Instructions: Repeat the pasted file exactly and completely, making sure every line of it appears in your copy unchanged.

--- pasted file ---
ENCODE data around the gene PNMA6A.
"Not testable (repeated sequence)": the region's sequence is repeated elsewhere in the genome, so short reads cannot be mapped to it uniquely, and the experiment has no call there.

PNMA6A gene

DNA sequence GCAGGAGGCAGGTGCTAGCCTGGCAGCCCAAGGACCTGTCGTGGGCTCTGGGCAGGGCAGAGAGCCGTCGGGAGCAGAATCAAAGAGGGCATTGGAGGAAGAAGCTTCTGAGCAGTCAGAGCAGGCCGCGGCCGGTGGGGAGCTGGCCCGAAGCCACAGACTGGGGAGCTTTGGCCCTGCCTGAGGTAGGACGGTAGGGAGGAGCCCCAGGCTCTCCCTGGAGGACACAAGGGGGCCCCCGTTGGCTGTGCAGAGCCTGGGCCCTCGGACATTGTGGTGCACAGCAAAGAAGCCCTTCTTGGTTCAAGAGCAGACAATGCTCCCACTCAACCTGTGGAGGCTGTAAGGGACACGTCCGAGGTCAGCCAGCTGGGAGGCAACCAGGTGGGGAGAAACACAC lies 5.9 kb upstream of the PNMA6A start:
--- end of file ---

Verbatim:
ENCODE data around the gene PNMA6A.
"Not testable (repeated sequence)": the region's sequence is repeated elsewhere in the genome, so short reads cannot be mapped to it uniquely, and the experiment has no call there.

PNMA6A gene

DNA sequence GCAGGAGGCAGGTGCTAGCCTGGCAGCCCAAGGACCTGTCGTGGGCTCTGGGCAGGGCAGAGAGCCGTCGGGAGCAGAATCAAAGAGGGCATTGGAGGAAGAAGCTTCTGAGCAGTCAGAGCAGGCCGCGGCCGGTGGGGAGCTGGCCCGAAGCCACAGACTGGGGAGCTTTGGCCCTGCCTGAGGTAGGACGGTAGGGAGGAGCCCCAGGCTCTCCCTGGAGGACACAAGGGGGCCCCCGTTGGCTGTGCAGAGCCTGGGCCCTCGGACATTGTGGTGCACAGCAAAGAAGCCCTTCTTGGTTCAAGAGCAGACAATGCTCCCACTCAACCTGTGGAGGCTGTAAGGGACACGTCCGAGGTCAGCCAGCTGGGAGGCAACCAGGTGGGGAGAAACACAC lies 5.9 kb upstream of the PNMA6A start: